Do the jaw-dropping photographs in magazines and coffee table books make you wonder if you could ever snap such images? Well, you can definitely do it if you master some very simple but vital tricks of the trade to get the best photo!
We bring you a quick and handy photography guide to help you compose and create some awe-inspiring images.
Let’s get started.
1. Always make sure you have a story to say. If you are shooting a model/friend, instead of treating them as mere subjects without any purpose, give them a reason to be there. For instance, if your friend is sitting on a seat in the garden, give her a book so she can pretend to be reading it.
2. Besides the model having a reason to be there, it is also equally important that your main objective of clicking the photograph clearly comes through. To frame a hillside view aimlessly simply because you liked it is not enough! You have to give others an interesting reason to view it.
3. Let’s talk about the most popular kind of personal photos on social media – the “Hey, see where I am” types! We totally understand that when you visit picturesque spots, you want to click such photos for memories. However, let’s try and get them right. When taking the photograph of a friend or relative standing in front of a historical monument or tree, keep him/her in focus. Rest is the background. If you wish to take the image of the object behind, your subject will then become a tiny silhouette.
4. It is always a good idea to include people in your composition – be it a colourful wall or a street or sunset. People make your images look livelier. If you are clicking their faces, you do need to take their permission. Engage with locals and earn their confidence. You can also ask your friend to pose with the locals.
5. There are some cardinal rules to photography, which you better stick to unless you have acquired the art well enough to break them. When taking the photo of human subjects, never cut off their head, arms or feet inappropriately. If you wish to take mid close up of a human, don’t cut the image at the joints such as knees or elbows.
6. Another important rule when shooting profiles is to give enough breathing space to your model. Do not model them in a very tight space. If your model is looking to the left, leave space to the left.
7. Many people are camera conscious. Give your friend/model enough time to overcome the initial nervousness. Take some candid shots when the model doesn’t notice you are clicking. Encourage them to make faces or pose with interesting gestures. This will add life to your photographs.
8. Try clicking people in sitting position. People feel at ease and more relaxed when they are sitting rather than standing.
9. Patience is a key to good photography. Once you reach the location, don’t be in a hurry to click and leave. If you are clicking street life, it makes sense to wait for a colourful cart or a vegetable vendor to arrive. Remember, the fruit of patience is always sweet.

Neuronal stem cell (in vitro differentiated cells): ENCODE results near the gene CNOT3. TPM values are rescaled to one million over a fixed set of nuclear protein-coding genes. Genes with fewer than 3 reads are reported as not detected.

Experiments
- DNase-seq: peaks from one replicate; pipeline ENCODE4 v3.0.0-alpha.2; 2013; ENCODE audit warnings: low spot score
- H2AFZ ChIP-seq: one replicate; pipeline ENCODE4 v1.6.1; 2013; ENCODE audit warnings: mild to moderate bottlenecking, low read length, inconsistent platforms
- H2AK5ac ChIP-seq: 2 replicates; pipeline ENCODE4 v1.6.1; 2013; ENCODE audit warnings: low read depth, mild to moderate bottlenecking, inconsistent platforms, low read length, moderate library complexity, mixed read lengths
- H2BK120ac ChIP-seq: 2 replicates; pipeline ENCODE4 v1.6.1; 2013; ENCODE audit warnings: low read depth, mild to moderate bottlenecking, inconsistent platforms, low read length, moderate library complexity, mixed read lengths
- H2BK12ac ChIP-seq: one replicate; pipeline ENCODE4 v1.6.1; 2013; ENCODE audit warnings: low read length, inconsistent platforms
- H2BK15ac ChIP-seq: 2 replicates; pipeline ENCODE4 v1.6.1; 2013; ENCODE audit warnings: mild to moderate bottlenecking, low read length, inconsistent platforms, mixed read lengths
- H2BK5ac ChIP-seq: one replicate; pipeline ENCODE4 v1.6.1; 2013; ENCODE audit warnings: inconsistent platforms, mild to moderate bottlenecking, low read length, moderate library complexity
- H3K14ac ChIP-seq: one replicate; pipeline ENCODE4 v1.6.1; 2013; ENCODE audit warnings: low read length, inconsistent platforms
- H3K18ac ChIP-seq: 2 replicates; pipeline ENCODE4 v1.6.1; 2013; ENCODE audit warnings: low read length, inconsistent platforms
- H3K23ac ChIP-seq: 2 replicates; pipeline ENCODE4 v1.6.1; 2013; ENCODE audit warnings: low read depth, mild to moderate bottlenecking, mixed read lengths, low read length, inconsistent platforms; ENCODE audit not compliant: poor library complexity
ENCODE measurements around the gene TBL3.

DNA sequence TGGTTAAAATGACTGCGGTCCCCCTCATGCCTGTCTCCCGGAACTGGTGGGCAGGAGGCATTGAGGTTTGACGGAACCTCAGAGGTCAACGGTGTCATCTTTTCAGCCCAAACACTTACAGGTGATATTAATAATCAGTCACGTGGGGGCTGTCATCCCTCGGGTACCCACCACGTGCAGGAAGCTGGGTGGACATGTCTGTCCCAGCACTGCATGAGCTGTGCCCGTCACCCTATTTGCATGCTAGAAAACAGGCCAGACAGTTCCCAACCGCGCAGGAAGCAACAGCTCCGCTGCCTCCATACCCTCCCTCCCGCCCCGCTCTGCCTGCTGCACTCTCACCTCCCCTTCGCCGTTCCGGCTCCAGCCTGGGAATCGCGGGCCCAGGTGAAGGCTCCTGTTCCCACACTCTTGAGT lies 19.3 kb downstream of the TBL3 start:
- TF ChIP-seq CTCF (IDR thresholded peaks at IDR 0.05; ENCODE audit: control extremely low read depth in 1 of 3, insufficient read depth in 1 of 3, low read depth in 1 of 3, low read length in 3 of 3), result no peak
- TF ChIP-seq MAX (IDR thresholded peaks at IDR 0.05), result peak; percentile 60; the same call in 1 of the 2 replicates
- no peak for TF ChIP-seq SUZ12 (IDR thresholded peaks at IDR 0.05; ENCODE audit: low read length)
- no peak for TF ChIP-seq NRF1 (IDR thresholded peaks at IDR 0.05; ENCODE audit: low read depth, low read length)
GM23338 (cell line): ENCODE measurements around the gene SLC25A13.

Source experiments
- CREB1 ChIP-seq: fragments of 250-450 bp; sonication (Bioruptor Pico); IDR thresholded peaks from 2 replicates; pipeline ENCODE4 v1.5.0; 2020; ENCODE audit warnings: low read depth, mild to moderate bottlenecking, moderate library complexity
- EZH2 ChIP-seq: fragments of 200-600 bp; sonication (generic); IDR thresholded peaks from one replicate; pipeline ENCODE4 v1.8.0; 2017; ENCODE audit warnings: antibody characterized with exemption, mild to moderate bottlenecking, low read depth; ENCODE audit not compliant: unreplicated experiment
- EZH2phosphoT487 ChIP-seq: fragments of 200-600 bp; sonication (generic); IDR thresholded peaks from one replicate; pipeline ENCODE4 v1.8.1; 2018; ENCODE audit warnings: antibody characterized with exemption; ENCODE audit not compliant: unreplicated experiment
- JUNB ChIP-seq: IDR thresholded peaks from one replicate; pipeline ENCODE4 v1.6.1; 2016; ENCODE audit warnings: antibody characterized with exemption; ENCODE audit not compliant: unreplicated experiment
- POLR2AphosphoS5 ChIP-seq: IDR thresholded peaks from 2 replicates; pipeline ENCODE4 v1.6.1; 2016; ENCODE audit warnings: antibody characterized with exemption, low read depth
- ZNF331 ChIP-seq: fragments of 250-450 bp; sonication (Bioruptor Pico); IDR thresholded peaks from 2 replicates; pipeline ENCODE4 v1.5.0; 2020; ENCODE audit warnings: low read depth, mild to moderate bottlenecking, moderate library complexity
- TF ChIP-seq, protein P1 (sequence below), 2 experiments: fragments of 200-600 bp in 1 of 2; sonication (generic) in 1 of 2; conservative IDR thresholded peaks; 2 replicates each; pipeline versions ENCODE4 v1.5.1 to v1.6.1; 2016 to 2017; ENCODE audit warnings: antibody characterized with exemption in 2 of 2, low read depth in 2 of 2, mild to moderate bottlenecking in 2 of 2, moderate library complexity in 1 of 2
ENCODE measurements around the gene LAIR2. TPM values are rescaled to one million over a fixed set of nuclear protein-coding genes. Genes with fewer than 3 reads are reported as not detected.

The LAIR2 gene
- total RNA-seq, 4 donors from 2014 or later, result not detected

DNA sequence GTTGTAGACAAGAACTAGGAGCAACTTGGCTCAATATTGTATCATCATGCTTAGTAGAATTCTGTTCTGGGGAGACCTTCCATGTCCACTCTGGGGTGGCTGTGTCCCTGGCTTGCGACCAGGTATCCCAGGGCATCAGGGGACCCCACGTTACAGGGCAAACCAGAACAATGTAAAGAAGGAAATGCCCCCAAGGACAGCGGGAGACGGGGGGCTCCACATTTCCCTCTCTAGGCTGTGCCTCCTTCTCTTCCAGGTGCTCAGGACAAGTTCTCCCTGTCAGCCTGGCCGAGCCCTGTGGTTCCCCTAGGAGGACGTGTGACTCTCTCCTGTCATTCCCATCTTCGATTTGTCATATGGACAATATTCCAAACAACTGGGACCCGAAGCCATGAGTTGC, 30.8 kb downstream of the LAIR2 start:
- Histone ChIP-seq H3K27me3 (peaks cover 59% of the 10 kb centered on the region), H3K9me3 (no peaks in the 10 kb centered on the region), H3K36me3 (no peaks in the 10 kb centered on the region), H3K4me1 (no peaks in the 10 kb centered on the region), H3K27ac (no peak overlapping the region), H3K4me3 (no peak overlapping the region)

10. Props in hands make your models look more natural. It also engages them and helps them overcome shyness. Books, flowers, balloons, and bags make for good props.
11. Instead of straight lines, it looks more interesting and aesthetic for your model to be seated cross-legged.
12. The built-in flash is a big “no” as far as candid photos are concerned. Flashlight creates a flat look with red-eye issues. Good photographers always advise you to make use of an ambient lighting. In case of DSLR cameras, there are many settings that can help you achieve better brightness levels.
13. Don’t be a lazy photographer. Always experiment with the highest and the lowest points of view to get outstanding results.
14. One of the thumb rules of photography you will read everywhere is not to shoot against sunlight. But if you are shooting a model and wish to make use of a contre-jour effect (read: against the light) for an aesthetic glare, producing a silhouette effect – go ahead.
15. Make the best of small puddles and pools; these can be a very good source of creating reflections and adding an interesting dimension to your images.
16. An hour after sunrise and an hour before sunset are considered as the “golden hours” by photographers. You can make good use of the soft lighting, interesting hues, and silhouettes created at this time.
17. The “blue hour,” which is nothing but an hour before sunrise and after the sunset, is also a good time to get an interesting blue tint on your photos.
18. Whenever you shoot in low light, make it a point to hold the camera steady because the device needs more time to receive light. You could also use a tripod.
Once you have got it all right on your camera or cell phone, you are almost there. Now you can use some photo-editing tools to enhance your picture-perfect snapshots. Happy clicking!